Wichita doesn’t do nearly enough to promote itself to potential tourists and conventions in the region or beyond. The Wichita City Council can take a sizable step toward fixing that by approving the proposed tourism business improvement district and 2.75 percent hotel “fee” – though it also should expect citizens to recognize a new tax when they see one.
Hotels with 50 or more rooms would be affected by the TBID proposal, which is on Tuesday’s City Council agenda. The 2.75 percent fee would be passed along by the hotels to their guests in the room charge, on top of the city’s 6 percent transient guest tax and the local sales-tax rate of 7.15 percent. Plus, sales tax can be 2 percent higher in the hotels that fall within community improvement districts.
If a hotel tax as high as 17.9 percent sounds like piling on some of Wichita’s visitors, it is – though, as TBID proponents argue, even those rates still fall short of many other cities’ steep guest taxes and surcharges.
The $3 million generated annually would go toward efforts by the Go Wichita Convention and Visitors Bureau to better market the city, with a goal of increasing room nights in local hotels by 6 percent from current occupancy of about 60 percent.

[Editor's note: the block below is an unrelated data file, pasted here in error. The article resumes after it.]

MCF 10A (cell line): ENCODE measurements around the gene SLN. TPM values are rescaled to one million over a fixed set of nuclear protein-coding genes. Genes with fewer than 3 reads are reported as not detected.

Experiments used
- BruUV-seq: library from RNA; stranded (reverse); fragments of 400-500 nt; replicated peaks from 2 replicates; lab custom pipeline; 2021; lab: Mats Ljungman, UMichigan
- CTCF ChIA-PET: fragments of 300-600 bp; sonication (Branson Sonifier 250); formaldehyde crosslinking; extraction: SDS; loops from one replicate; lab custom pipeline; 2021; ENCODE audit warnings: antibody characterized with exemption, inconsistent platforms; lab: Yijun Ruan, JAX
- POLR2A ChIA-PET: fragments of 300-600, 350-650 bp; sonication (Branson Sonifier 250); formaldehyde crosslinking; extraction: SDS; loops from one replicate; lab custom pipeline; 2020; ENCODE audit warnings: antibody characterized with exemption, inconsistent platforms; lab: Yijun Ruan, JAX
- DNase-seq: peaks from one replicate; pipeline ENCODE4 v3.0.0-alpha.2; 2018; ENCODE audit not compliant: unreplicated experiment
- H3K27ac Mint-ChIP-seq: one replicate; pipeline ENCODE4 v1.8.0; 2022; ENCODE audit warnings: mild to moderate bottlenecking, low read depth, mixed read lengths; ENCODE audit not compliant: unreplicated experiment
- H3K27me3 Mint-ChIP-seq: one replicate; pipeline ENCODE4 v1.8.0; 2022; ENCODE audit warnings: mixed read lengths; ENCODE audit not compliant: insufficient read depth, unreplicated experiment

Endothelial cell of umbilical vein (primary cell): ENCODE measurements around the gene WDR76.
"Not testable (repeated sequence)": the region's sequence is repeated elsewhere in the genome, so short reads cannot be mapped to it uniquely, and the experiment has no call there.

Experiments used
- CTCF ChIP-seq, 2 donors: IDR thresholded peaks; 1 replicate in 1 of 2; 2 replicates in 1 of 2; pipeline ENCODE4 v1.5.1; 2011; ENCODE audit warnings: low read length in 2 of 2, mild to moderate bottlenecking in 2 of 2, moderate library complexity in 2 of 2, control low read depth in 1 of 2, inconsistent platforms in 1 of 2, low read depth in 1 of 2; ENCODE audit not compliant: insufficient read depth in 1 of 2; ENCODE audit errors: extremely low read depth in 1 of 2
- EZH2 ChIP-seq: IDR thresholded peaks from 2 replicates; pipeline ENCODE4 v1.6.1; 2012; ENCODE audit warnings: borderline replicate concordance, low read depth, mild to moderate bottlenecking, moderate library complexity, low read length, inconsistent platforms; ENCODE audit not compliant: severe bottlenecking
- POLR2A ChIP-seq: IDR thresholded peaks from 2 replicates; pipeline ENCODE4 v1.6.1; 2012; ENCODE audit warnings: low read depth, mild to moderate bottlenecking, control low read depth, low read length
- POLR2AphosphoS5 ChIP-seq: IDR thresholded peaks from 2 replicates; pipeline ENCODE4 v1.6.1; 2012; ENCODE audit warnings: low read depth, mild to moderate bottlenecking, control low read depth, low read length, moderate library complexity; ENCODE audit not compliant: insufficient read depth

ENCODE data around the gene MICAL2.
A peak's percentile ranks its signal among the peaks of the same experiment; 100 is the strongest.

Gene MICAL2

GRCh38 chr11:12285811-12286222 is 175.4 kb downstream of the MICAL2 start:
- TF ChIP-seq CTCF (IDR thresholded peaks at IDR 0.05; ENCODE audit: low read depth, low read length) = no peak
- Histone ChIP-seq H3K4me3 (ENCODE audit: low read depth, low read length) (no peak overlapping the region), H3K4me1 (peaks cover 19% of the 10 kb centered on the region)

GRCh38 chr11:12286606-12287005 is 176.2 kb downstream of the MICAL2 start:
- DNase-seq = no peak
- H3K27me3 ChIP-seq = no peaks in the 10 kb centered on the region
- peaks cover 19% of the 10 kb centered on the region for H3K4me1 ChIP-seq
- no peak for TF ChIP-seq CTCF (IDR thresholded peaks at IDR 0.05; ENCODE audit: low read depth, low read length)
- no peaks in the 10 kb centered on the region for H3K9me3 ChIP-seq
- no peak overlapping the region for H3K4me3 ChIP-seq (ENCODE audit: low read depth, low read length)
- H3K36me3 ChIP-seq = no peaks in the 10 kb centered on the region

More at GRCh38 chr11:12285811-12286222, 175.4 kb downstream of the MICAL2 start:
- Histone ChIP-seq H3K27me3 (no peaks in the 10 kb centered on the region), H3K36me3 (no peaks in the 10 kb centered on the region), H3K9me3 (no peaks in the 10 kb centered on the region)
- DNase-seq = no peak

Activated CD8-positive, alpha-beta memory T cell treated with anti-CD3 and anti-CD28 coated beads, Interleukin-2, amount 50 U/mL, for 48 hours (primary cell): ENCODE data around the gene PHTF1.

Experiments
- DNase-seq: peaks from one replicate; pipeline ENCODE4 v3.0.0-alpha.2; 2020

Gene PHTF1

It’s significant that, as reflected at last week’s City Council meeting, the creation of the district has strong support from hoteliers and local business leaders. The hotels apparently think the marketing challenge justifies higher hotel bills, as do the local businesses sure to pick up some of those bills for their visiting customers and clients.
“We do need to get the message out about Wichita. We do need to market the city,” said Matt Dolan of TMH Hotels, who added that hotel rates would remain competitive even with the new fee.
“We ask you to favorably support the TBID ordinance so that we can tell the Wichita story in a way that is meaningful and powerful to promote our own community,” Wayne Chambers, chairman of the Wichita Metro Chamber of Commerce, told the council.
It’s a concern that the TBID would turn $3 million in new revenue over to Go Wichita, one of the three local tax-funded economic development groups treated as exempt from the state’s open-records law. Though a TBID board will oversee how those public dollars are spent, the process won’t be as open to public scrutiny as it should be.
And calling the 2.75 percent charge a “fee” won’t change the fact that if the City Council votes for the TBID on Tuesday, it will be approving a tax increase.
But the bottom line is that Wichita needs to draw more attention to itself – as not just home to a basketball team on a historic winning streak but as an excellent place to visit and hold conventions. The council should approve the TBID and let Go Wichita go for it.